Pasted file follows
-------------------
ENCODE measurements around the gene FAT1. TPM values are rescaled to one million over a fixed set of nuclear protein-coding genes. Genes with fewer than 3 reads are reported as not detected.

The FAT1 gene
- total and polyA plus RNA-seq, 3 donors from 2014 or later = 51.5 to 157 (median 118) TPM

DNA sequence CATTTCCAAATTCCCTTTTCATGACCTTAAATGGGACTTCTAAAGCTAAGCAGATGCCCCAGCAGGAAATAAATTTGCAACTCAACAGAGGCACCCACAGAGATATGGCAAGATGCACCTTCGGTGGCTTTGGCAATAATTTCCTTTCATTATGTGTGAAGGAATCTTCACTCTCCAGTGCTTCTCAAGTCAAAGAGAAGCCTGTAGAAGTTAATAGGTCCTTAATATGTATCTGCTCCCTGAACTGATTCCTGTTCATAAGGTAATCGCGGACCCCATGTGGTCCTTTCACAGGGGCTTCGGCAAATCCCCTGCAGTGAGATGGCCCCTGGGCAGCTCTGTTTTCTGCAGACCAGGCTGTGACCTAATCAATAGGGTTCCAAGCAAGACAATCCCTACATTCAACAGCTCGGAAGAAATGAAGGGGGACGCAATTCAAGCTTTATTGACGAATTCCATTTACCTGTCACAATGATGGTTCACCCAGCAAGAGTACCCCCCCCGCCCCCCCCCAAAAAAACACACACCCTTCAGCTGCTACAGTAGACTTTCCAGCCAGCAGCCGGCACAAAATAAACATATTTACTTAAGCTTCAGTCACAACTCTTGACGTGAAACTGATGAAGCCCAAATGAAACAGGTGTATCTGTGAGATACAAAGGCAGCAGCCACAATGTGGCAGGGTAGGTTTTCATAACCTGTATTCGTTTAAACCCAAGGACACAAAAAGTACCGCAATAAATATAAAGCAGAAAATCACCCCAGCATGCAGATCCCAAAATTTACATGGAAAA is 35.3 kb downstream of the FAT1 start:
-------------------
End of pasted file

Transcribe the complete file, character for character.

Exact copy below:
ENCODE measurements around the gene FAT1. TPM values are rescaled to one million over a fixed set of nuclear protein-coding genes. Genes with fewer than 3 reads are reported as not detected.

The FAT1 gene
- total and polyA plus RNA-seq, 3 donors from 2014 or later = 51.5 to 157 (median 118) TPM

DNA sequence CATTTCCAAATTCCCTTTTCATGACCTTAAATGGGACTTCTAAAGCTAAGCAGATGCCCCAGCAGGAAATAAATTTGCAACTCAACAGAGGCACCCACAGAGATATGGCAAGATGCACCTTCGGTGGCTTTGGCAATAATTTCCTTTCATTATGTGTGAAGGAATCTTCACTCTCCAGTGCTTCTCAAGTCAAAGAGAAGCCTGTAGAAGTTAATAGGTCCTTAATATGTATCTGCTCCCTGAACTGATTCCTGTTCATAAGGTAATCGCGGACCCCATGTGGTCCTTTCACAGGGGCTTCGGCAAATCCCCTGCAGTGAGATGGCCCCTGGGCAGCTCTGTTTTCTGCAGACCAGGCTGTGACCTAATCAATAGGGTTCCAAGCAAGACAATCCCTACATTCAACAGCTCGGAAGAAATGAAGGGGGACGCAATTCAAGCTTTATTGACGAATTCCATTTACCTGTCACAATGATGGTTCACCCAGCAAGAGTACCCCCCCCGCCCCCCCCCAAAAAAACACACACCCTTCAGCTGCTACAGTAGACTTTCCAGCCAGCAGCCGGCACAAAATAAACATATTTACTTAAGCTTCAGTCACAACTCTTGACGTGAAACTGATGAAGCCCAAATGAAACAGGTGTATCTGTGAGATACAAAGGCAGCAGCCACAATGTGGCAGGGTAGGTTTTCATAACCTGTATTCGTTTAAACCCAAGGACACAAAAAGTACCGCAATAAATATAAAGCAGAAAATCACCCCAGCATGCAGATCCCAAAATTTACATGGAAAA is 35.3 kb downstream of the FAT1 start: